News
News Home
Quick Bites
Exploradio
News Archive
News Channel
Special Features
NPR
nowplaying
On AirNewsClassical
Loading...
  
School Closings
WKSU Support
Funding for WKSU is made possible in part through support from the following businesses and organizations.

Metro RTA

Meaden & Moore


For more information on how your company or organization can support WKSU, download the WKSU Media Kit.

(WKSU Media Kit PDF icon )


Donate Your Vehicle to WKSU

Programs Schedule Make A Pledge Member BenefitsFAQ/HelpContact Us
Government and Politics


New SEC guidelines could hurt companies relying on angel investors
Start-ups and investor groups are concerned about new requirements for accredited investors
Story by BRIAN BULL


 
New FEC regulations could stop the flow of cash from angel investors to companies like Juventas Therapeutics.
Courtesy of Nick Ares
Download (WKSU Only)
In The Region:

Start-up companies and investor groups are troubled over a proposal by the Securities and Exchange Commission. The SEC may raise requirements for accredited investors, people allowed by U.S. Securities law to invest in private companies. They say if the revised rules are approved, the ranks of angel investors could suffer.

LISTEN: BULL ON INVESTORS

Other options:
Windows Media / MP3 Download (4:02)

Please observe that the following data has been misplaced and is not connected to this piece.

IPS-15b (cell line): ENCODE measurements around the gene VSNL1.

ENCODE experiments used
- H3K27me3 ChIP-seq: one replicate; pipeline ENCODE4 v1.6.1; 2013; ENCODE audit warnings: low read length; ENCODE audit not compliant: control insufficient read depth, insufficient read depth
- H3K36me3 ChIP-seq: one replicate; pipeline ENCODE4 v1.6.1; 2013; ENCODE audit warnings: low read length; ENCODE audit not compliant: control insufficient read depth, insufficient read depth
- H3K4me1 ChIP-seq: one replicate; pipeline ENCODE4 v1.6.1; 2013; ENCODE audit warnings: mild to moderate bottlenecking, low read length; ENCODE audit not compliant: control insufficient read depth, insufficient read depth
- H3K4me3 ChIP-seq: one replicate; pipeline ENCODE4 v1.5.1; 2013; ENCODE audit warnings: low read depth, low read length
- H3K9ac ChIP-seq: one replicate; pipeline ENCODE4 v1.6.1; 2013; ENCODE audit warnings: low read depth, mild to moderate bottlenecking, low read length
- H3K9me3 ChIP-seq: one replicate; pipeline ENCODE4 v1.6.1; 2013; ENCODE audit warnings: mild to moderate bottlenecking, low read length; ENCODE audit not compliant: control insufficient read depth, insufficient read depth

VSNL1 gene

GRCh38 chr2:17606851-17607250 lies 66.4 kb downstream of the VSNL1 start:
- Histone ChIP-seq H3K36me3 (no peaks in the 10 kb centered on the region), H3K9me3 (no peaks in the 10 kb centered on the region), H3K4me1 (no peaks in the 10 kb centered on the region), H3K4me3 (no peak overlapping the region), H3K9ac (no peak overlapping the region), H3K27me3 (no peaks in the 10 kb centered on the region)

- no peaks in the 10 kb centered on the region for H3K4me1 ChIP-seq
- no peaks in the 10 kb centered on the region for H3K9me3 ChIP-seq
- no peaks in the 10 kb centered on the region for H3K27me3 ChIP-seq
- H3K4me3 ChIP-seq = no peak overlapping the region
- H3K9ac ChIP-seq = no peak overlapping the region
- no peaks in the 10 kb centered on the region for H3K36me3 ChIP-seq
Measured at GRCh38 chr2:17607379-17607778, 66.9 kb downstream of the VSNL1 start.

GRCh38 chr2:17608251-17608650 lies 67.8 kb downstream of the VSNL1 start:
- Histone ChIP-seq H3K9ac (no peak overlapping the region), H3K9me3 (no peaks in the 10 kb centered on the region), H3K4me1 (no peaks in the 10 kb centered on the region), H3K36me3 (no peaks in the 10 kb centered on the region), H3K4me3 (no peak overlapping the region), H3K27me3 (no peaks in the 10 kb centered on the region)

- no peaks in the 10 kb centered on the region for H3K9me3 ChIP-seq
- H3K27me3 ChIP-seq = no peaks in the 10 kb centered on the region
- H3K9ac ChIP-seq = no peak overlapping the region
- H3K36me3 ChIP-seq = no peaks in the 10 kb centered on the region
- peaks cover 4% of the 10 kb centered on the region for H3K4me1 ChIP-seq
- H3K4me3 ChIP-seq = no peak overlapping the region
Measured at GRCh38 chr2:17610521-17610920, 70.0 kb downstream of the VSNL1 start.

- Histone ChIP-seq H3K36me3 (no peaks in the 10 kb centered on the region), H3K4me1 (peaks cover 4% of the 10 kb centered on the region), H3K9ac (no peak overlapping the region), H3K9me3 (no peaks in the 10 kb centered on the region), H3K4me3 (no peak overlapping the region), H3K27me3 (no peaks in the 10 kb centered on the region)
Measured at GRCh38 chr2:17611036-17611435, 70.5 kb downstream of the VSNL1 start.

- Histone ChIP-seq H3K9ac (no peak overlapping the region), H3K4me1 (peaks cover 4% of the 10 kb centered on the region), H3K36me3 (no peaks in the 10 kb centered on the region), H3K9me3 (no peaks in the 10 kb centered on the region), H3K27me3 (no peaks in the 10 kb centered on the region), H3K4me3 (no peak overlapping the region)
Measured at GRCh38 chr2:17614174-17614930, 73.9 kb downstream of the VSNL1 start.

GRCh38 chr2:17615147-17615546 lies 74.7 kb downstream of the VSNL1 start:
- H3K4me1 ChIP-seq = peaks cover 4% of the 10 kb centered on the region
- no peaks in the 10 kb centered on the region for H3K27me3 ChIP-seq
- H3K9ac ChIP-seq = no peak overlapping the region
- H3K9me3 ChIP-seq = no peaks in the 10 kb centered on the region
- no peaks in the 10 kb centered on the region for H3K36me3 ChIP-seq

Rahul Aras is CEO of Juventas Therapeutics, a Cleveland biotech firm. 

Juventas made the front page of the Plain Dealer recently for its developing heart failure treatment, called JVS-100. Aras says medical progress does not come cheap.

“It’s quite costly," Aras says. "We’ve moved the drug through what are called Phase 2 clinical trials. The next step for us is going to be a Phase 3 clinical trial and those can cost upwards of $50 to 60 million.”

Hurting the angels
Aras’s company is a spinoff from the Cleveland Clinic, and has done well in its seven years. 

But Aras is concerned over the recent activity in Washington. As part of the Dodd-Frank Wall Street Reform and Consumer Protection Act of 2010, the SEC has to revisit the definition of “accredited investor”.

Currently, it is someone with an annual income of $200,000 or with $1 million in net worth, not counting their home. 

The proposed standards would raise the income requirement to $500,000, and raise the net worth to $2.5 million.

This would likely affect “angels,” accredited investors who put money into start-up businesses. 

“A lot of our early investment came from angel investors, and a lot of our money even in the later runs, came from angel investors," Aras says. "So rewriting those definitions in any way, and limiting the pool of angel investors, is just going to make it harder for capital to be sourced at these early stages of development.”